What is more, the current Cassini Titan probe needed both a good upper stage and gravity assist.

If you want greater outer planet probes, you need a bigger rocket. It would probably take CaLV to do JIMO right, sample return missions from Mars (with margin) and Europa landers. We got away with the Delta II to Mars because that planet did us a favor by being nearby and had an atmosphere to aerobrake and pop a chute in.

You won't do that with Europa. No cheating. You will have to dump speed and burn your way to the surface. By the time you are done you melt and deploy a cryobot about the same size as Spirit or Opp. That looks for smokers.

So you need real heavy lift to orbit Kuiper objects, to land on Jovian moons, or to return Martian samples.

Either that or these Rube Goldberg schemes people come up with who fall all over themselves to keep from admitting a need for greater lift.

Offline Jim

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RE: The Shuttle Centaur
« Reply #21 on: 05/04/2006 05:54 PM »
Quote
publiusr - 4/5/2006  1:22 PMWhat is more, the current Cassini Titan probe needed both a good upper stage and gravity assist.If you want greater outer planet probes, you need a bigger rocket. It would probably take CaLV to do JIMO right, sample return missions from Mars (with margin) and Europa landers. We got away with the Delta II to Mars because that planet did us a favor by being nearby and had an atmosphere to aerobrake and pop a chute in.You won't do that with Europa. No cheating. You will have to dump speed and burn your way to the surface. By the time you are done you melt and deploy a cryobot about the same size as Spirit or Opp. That looks for smokers.So you need real heavy lift to orbit Kuiper objects, to land on Jovian moons, or to return Martian samples. Either that or these Rube Goldberg schemes people come up with who fall all over themselves to keep from admitting a need for greater lift.

What says aerobaking won't work at Europa.  If it has an atmosphere, aerobraking works.

Offline yinzer

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RE: The Shuttle Centaur
« Reply #22 on: 05/04/2006 06:08 PM »
Europa has no atmosphere.  Maybe a couple of microbars of atomic oxygen or something, but nothing you can aerobrake against.  Aerocapture against Jupiter is also quite hard, because it's so massive that orbital speed at the top of it's atmosphere is very, very high.  The radiation environment at and inside Io's orbit is also pretty nasty.
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Offline Jim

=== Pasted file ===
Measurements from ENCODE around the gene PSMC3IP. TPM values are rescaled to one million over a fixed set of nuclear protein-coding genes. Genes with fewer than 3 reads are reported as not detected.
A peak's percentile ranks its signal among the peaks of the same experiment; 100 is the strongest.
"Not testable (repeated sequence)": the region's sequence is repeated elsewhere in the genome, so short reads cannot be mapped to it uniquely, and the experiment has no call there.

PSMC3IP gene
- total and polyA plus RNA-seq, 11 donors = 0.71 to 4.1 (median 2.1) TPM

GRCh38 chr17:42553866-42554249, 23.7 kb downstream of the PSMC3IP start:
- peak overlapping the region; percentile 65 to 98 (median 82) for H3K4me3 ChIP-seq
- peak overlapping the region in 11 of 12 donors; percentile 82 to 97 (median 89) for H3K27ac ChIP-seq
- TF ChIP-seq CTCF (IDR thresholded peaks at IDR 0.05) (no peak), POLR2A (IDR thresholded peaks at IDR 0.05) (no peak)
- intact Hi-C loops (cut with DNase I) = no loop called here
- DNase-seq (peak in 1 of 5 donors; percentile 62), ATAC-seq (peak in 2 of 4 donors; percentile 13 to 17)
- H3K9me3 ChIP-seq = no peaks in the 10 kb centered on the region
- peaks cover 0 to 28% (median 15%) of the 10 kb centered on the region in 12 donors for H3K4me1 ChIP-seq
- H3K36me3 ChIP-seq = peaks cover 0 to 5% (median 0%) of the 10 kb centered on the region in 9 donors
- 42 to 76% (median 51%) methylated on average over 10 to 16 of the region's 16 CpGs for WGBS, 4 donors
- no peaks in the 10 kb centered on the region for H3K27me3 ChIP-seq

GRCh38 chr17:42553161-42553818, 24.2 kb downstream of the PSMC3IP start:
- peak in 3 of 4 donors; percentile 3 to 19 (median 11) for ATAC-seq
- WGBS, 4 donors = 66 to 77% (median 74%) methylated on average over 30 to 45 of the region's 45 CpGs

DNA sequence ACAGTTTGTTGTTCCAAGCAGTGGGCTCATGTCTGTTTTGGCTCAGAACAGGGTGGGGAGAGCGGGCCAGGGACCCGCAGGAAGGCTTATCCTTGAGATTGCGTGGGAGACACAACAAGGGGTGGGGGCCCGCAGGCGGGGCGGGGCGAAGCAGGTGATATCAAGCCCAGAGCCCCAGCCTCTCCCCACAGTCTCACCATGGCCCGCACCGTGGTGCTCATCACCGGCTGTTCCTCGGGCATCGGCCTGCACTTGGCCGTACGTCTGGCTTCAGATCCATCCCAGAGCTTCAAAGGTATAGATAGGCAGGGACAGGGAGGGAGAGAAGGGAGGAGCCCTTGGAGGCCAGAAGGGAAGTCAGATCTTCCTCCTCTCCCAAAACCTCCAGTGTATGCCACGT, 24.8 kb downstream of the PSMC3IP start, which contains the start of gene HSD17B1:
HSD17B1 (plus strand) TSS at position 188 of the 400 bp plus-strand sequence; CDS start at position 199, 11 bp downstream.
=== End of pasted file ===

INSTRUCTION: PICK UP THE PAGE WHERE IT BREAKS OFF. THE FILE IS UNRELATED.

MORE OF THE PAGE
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RE: The Shuttle Centaur
« Reply #23 on: 05/04/2006 06:15 PM »
Quote
yinzer - 4/5/2006  2:08 PMEuropa has no atmosphere.  Maybe a couple of microbars of atomic oxygen or something, but nothing you can aerobrake against.  Aerocapture against Jupiter is also quite hard, because it's so massive that orbital speed at the top of it's atmosphere is very, very high.  The radiation environment at and inside Io's orbit is also pretty nasty.

My bad, I was thinking of Titan

Offline HarryM

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RE: The Shuttle Centaur
« Reply #24 on: 05/04/2006 06:21 PM »
VERY tenuous atmosphere, one hundred billionth pressure of Earth's. Also it is mainly oxygen, which can be nasty impacting a metal structure at high speeds (recall some LDEF results I think which showed it's bad erosion effects in Earth orbit from free oxygen).

EDIT: Too slow! :)

Offline Spacely

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RE: The Shuttle Centaur
« Reply #25 on: 05/04/2006 06:53 PM »
Using expensive CaLV launches to lift aleady expensive (I'm talking 2-5 billion dollars here) sample return and outer planet orbiting missions seems like a catastrophic misuse of NASA funds, as such missions would essentially kill Space Science. We'd get, say, a Neptune Orbiter with Probes, and... well, that'd be it.

For a decade.

Why not invest upfront in the oft-tabled OTV instead of using precious CaLVs and hundreds of millions per launch?

http://www.astronautix.com/craft/otv.htm


Offline publiusr

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Re: The Shuttle Centaur
« Reply #26 on: 05/18/2006 07:06 PM »
I don't agree with that at all. Casseni isn't exactly cheap--and EELVs are too weak for JIMO and Europa lander missions. Look, we have funded 100 STS missions, each of which had lift-off thrust similar in power to Saturn V, and we have stayed in LEO. With CaLV subsituted for STS, with the same flight rate and the same or less costs as STS (no orbiter costs) the Solar System will open up to us in a way never before conceived. Naysaying only hobbles this.

BTW the OTV masses out to nearly 40 metric tons. What are you going to launch this with, besides CaLV?
You want to do EELV assembly, ISS style? Yeah--that style assembly really got Space Station finished in a hurry, didn't it?

I'll take single shot Skylab segments myself thank you. That was cheaper than ISS. Heavy Lift saves money, in launches, in assembly, in pad times, in engines, and in upper stages.

Offline Jim

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Re: The Shuttle Centaur
« Reply #27 on: 05/18/2006 07:16 PM »
Quote
publiusr - 18/5/2006  2:53 PM